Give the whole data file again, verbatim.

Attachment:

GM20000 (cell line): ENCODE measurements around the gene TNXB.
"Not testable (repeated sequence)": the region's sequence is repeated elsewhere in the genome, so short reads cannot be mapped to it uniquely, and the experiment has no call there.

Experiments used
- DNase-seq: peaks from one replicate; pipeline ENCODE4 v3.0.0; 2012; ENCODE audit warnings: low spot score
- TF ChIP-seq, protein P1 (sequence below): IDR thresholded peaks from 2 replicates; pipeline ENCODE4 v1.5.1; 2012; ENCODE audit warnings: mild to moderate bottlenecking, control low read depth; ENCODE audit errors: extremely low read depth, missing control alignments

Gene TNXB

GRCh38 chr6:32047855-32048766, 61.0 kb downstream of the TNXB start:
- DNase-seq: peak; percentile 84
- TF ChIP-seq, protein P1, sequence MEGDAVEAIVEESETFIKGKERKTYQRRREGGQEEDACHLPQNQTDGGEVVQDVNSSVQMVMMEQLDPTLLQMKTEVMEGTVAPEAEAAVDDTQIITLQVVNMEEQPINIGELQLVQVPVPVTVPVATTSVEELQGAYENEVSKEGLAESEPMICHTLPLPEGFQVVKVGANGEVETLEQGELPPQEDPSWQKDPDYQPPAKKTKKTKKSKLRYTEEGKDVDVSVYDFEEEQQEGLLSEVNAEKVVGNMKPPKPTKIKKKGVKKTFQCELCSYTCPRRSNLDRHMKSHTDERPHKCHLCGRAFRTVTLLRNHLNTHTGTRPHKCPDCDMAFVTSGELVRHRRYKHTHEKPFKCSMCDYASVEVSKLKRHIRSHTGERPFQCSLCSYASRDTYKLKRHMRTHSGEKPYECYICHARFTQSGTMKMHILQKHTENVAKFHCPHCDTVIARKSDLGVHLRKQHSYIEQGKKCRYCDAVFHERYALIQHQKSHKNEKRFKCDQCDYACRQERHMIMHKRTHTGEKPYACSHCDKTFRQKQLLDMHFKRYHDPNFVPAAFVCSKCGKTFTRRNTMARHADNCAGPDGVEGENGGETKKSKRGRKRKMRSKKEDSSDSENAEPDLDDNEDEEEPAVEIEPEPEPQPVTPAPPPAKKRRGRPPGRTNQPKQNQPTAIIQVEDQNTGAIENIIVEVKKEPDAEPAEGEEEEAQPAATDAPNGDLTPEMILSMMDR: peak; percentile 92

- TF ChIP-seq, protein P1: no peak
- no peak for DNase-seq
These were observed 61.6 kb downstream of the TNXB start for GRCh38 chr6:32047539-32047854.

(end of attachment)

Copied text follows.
GM20000 (cell line): ENCODE measurements around the gene TNXB.
"Not testable (repeated sequence)": the region's sequence is repeated elsewhere in the genome, so short reads cannot be mapped to it uniquely, and the experiment has no call there.

Experiments used
- DNase-seq: peaks from one replicate; pipeline ENCODE4 v3.0.0; 2012; ENCODE audit warnings: low spot score
- TF ChIP-seq, protein P1 (sequence below): IDR thresholded peaks from 2 replicates; pipeline ENCODE4 v1.5.1; 2012; ENCODE audit warnings: mild to moderate bottlenecking, control low read depth; ENCODE audit errors: extremely low read depth, missing control alignments

Gene TNXB

GRCh38 chr6:32047855-32048766, 61.0 kb downstream of the TNXB start:
- DNase-seq: peak; percentile 84
- TF ChIP-seq, protein P1, sequence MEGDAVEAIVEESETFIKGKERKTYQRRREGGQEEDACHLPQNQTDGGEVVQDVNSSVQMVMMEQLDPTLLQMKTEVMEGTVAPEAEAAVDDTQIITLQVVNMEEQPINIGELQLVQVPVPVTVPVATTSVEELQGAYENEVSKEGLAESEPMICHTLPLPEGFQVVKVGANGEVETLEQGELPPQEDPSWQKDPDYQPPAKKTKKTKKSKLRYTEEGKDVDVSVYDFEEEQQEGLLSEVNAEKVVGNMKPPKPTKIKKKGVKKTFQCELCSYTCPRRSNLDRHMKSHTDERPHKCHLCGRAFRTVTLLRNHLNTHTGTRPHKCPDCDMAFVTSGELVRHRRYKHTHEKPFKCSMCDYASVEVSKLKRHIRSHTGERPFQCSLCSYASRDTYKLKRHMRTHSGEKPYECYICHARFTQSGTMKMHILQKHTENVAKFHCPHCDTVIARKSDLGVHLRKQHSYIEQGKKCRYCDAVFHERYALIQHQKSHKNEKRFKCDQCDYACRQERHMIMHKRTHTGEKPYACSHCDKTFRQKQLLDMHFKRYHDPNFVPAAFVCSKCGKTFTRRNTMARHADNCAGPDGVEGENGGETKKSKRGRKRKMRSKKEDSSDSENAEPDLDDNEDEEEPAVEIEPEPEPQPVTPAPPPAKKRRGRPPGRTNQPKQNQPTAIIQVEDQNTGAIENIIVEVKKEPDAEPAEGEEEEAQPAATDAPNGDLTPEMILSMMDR: peak; percentile 92

- TF ChIP-seq, protein P1: no peak
- no peak for DNase-seq
These were observed 61.6 kb downstream of the TNXB start for GRCh38 chr6:32047539-32047854.